The Truth About American History: An Austro-Jeffersonian Perspective
5. The Great Depression, World War II, and American Prosperity, Part I
The 1920s had difficulties, but the depth of the Great Depression was in 1931. Any theory of boom-bust events must ask why so many entrepreneurs made terrible errors in a cluster. Why do busts hit capital goods industries harder than they do consumer goods industries?
The explanatory factor that accounts for both of these empirical facts is this: higher order production is more sensitive to interest rates. Whether the rate is lowered by voluntary actions of private savings or whether it is lowered artificially by the Federal Reserve, businesses see rates coming down and they borrow more. The artificial, fed-generated boom misleads investors into directing resources into higher order goods. We can have more investment in the future by having less consumption in the present. But, the artificial signal encourages both more investment in the future and more consumption in the present, without any additional resources being made available. Furthermore, people’s time preferences have not changed.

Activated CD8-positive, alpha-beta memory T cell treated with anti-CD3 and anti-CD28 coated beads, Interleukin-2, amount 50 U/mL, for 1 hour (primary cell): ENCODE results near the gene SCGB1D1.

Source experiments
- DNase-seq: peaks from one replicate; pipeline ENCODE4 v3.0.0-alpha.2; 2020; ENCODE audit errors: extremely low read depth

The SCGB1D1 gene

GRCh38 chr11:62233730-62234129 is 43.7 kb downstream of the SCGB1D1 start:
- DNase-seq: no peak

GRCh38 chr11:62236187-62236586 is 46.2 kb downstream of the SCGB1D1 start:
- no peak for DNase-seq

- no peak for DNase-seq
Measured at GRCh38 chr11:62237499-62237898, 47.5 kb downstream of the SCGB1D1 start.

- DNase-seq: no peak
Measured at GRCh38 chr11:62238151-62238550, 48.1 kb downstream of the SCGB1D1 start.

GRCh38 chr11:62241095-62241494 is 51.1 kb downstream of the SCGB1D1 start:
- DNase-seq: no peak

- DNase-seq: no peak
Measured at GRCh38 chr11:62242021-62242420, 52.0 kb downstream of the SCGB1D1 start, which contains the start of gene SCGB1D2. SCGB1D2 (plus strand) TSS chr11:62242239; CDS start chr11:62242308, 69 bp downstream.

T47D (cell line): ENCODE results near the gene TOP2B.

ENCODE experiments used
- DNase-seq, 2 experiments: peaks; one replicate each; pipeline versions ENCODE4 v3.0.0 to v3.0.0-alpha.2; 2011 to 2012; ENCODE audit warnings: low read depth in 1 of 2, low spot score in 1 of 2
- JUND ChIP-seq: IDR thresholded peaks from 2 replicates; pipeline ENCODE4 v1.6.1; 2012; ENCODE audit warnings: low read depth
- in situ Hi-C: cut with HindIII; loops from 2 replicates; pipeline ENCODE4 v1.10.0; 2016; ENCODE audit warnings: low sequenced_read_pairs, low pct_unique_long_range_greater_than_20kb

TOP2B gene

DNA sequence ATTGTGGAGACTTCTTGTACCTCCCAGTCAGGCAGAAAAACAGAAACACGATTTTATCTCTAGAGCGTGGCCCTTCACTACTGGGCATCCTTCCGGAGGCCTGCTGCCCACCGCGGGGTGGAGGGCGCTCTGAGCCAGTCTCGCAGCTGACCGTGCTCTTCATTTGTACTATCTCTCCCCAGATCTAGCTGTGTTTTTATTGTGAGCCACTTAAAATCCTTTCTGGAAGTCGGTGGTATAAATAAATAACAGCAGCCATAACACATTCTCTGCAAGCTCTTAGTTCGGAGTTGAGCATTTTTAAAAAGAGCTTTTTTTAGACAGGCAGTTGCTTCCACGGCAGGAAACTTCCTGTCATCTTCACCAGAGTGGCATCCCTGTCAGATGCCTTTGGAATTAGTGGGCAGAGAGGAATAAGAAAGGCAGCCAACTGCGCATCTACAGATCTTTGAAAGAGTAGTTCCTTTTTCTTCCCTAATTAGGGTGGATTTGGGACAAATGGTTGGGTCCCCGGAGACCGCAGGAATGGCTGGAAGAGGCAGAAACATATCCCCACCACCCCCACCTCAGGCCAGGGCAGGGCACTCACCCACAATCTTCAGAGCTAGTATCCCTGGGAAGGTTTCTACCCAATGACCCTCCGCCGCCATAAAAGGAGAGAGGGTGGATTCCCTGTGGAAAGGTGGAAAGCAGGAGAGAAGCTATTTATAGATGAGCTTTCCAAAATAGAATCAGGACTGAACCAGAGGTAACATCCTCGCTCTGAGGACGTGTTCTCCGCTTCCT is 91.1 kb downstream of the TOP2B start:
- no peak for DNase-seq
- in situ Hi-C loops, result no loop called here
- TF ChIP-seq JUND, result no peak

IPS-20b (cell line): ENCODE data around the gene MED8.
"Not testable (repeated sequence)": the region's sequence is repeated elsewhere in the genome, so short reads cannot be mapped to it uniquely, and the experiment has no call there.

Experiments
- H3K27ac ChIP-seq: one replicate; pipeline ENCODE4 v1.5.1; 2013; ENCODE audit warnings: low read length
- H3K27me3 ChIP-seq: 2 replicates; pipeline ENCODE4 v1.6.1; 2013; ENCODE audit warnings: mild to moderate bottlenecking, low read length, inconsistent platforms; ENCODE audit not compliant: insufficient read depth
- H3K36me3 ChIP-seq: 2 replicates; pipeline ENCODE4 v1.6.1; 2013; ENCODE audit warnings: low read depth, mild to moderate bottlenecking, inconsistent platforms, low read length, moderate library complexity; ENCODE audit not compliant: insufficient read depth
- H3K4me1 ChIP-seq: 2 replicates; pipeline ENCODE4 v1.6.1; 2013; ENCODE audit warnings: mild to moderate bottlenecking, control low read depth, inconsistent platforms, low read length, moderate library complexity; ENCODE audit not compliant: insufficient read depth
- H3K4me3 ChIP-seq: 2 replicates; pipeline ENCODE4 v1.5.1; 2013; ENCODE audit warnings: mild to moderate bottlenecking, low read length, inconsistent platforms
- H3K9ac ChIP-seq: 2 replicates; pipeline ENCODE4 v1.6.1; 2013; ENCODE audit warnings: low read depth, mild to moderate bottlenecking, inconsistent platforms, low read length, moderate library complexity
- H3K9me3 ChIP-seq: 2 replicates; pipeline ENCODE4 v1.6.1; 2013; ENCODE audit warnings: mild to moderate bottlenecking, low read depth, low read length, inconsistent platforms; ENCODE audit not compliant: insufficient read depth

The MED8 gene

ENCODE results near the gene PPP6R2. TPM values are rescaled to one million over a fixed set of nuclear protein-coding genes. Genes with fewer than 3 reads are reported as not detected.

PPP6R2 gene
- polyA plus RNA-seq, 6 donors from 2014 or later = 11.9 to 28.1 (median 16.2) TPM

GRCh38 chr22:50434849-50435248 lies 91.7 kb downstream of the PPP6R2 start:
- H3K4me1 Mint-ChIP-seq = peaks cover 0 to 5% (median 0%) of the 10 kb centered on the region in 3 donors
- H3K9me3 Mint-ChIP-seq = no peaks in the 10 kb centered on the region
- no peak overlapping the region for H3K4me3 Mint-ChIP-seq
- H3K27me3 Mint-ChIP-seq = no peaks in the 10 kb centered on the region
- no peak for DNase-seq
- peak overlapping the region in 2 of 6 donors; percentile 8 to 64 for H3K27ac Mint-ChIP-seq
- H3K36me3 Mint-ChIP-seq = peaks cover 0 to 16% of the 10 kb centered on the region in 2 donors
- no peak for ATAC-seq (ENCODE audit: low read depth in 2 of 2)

Thus, resources are malinvested when the boom is based on artificial credit stimulation rather than on real private savings. This is the crux of the Austrian Theory of the Business Cycle.
Hoover's policies and actions assured the deepening of the depression and were the platforms for most of FDR’s New Deal disasters. Measures to prop up wages prevented any clearing of malinvestments. Subsidies and other special programs to farmers precluded normal market forces from shifting some resources out of agriculture, as should have happened. FDR was ignorant of economics. The National Industrial Recovery Act was seen as a “holy thing”. It was found to be unconstitutional.
Lecture 5 of 10 from Thomas Woods' The Truth About American History: An Austro-Jeffersonian Perspective.